Under Armour (NYSE:UAA) recently unveiled their Lighthouse project, headquartered in Baltimore.
In this episode of Industry Focus: Consumer Goods, Vincent Shen talks with Seth McNew, who got to attend the event and tour the new facility. Listen in to hear some of the most exciting highlights from what he saw firsthand. Also, find out what Under Armour is promising will come of this venture; how this project ties into Under Armour's vision for the company; how Under Armour could still be a fantastic opportunity for long-term investors, even at the whopping 77 price-to-earnings ratio the company is trading at today; and more.
A transcript follows the video.
This podcast was recorded on Jul. 12, 2016.
Vincent Shen: Hey, Fools! Welcome to another episode of Industry Focus, the podcast that dives into a different sector of the stock market each day. It is Tuesday, July 12th, and I am your host Vincent Shen. Joining me from Colorado via Skype is Mr. Seth McNew. How's it going, Seth? Hope all is well.
Seth McNew: Hey Vince! It's going great, thanks for having me back.
Shen: Yeah, man! For our listeners, as you may recall, I hosted Seth in person here in Fool headquarters for the June 28th episode when we talked about Las Vegas. He was able to share some of his thoughts on Sin City after spending several months living there earlier this year. Once again, I'm tapping Seth to share his first-hand experience with us, this time to talk about everyone's favorite upstart sports apparel company, Under Armour. Under Armour has a lot of fans here at The Motley Fool. Its success has often been attributed to its innovative nature, that applies to its products, its marketing, a lot of other key aspects of its business. And all that is, of course, under the leadership of its founder and CEO, Kevin Plank.
The latest innovation push is Under Armour Lighthouse. This is a 35,000 square foot facility located at Port Covington in South Baltimore right on the Patapsco River. So, it used to be a large garage for city buses, but the inside now resembles something more so taken from a sci-fi film. Under Armour itself has referred to the new facility as "the factory of the future."
In this episode, Seth was actually able to attend the opening ceremony media event for Lighthouse, and to see the tour led by Kevin Plank himself. So I wanted to get some details from him about that, other pushes they're making with things like 3D printing, and then ultimately just take a look at their valuation and what the company's prospects could potentially be for investors looking forward.
Getting started, what did you think, Seth, about the event?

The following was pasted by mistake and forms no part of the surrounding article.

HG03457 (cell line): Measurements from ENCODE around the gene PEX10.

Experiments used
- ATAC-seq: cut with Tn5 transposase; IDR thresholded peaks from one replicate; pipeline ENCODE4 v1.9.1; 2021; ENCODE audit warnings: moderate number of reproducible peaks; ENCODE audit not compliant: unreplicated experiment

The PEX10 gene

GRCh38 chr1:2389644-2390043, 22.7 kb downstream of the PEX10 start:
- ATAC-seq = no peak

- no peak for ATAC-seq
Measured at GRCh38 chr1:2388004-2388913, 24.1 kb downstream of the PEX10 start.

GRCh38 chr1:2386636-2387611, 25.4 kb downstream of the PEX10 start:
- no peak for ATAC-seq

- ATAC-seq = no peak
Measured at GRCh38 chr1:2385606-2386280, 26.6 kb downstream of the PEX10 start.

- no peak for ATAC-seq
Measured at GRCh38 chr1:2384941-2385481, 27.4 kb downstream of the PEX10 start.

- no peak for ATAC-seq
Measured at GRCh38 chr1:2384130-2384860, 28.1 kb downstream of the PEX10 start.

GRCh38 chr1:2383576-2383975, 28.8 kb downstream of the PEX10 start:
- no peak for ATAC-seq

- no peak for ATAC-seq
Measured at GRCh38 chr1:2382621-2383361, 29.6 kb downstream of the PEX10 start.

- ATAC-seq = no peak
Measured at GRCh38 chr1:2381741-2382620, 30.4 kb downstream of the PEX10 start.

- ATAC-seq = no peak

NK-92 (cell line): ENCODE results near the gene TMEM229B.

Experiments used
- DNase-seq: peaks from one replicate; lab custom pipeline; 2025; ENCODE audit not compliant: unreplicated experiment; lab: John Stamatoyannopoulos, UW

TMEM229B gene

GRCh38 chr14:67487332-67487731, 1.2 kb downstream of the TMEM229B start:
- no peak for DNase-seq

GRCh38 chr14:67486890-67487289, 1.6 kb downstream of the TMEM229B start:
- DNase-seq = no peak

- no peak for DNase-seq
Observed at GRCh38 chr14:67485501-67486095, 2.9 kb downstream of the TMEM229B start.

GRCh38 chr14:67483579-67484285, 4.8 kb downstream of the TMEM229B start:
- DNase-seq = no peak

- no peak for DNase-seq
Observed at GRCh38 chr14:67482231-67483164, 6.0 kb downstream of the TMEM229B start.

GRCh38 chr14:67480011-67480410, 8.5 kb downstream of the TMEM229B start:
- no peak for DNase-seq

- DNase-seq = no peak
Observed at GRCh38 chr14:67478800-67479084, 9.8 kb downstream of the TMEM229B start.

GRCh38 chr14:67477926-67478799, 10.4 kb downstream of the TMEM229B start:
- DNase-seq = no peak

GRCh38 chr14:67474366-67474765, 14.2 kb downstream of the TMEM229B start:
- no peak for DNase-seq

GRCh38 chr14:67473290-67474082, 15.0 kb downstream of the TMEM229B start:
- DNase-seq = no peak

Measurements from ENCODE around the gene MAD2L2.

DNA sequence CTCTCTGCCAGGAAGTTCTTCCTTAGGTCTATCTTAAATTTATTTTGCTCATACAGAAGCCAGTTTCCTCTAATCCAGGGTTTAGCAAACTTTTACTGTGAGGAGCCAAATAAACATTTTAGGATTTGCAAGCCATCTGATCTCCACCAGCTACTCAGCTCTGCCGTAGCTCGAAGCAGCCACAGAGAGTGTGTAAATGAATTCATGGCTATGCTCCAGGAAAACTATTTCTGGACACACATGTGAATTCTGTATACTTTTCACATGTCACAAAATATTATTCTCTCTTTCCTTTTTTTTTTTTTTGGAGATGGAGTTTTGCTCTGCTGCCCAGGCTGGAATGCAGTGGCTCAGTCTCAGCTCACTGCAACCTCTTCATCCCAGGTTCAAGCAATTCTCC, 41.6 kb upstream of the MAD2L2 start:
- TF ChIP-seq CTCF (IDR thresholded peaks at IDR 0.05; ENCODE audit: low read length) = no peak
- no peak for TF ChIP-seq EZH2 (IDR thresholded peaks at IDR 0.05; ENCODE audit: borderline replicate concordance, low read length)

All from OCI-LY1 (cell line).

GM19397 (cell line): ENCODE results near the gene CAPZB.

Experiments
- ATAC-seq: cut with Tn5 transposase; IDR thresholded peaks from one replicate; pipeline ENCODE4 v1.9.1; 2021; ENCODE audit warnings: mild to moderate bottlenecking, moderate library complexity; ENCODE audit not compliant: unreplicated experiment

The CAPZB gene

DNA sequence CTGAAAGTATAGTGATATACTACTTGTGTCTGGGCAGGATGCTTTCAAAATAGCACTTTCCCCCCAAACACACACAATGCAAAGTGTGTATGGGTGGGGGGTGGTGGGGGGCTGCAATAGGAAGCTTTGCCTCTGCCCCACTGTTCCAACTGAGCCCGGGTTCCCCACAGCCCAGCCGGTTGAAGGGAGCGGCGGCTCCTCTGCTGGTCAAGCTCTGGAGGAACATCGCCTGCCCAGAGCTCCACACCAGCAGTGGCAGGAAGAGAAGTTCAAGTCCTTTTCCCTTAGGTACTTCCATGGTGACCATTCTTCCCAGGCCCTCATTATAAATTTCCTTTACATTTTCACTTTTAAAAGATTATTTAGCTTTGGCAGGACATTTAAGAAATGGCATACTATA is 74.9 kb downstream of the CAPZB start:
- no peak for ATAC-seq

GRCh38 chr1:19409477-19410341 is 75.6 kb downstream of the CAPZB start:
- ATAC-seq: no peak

McNew: It was really incredible! It was about two weeks ago that I got to go to their headquarters. Their new headquarters -- what will be their new headquarters, Port Covington -- is a little bit further south in Baltimore than where their current headquarters is. So, we drive from their actual headquarters, and you get to this building and it looks pretty unassuming. It was a city garage before, it looks like any bus shop, it's just a big square building, and we pull up, and outside of it, they have everything set up with seats and a DJ. Eventually, we all take our seats, and Kevin Plank comes up. Kevin Plank is so animated. He starts going off about why manufacturing in the U.S. needs to change, and what changing manufacturing can do for the apparel industry. He talks about other industries, like computers and cellphones, how far they've come, and he says that apparel manufacturing just hasn't changed much in the last 100 years. And you have some pretty interesting people attending this media event. You have senior White House policy advisors, some other government officials, you have pro athletes, and these other ones from the Ravens.
So, he just starts talking about all these reasons why Under Armour is going to be the one to start innovating more than anybody else in manufacturing. And this is right outside of this square building. Then they open the doors, and we walk inside for the tour, which is given by Kevin Plank. It was like Willy Wonka and the Chocolate Factory for athletic apparel. It was really interesting. You get the sense that everybody there was just as excited as I was. You kind of just want to touch everything and see how everything is working. But, you're walking through the center, and it's all these engineers and designers that are wearing lab coats and fidgeting with half-built shoes. You felt like a kid from Willy Wonka and the Chocolate Factory. You're moving through, and they take you to each section. One section is 3D printing, then you get to another section and it's body scanning, and they have this athlete standing there and they're scanning his body, and you see the renters 3D images of his body on the screen, and how they can create clothes around that.
It was super fascinating. And the whole thing ... you're looking at all these products that are not to market yet. It was really fascinating.
Shen: Yeah, from the pictures that I saw, I thought it was really interesting. When you think of people in lab coats, I might think of people in the medical field or things along those lines, at a manufacturing facility. But in this case, for apparel, it's definitely a different take. Like you mentioned, very high tech. But, I remember the Lighthouse project seems to have a couple areas of focus around 3D design, body scanning, like you mentioned. Can you touch on those a little bit?
McNew: Yeah. They said there's four areas of focus that they're really working on here. The first one is 3D design and body scanning. That's related to how they're looking at how an athlete's body changes by season, what kind of fabrics are best for a moving athlete that's using the body scanning. The next one is 3D printing, which is both for actual product and for rapid prototyping. They have the massive 3D printers that are actually printing products that a consumer might use, and then to the lower end where they might create a product really quickly just to test out the size and shape. Then, there's another section that's for apparel and footwear prototyping in other ways, like with actual fabrics and some kind of molding processes. Then, the last one was apparel and footwear pilot lines. So, running manufacturing models to see if an idea or design would work at scale.
Shen: Can you give us a sense of some of the advantages that the company gets from this Lighthouse project? What are some perks or some innovative new products, or things they've been able to push out or test as a result of experiments like this?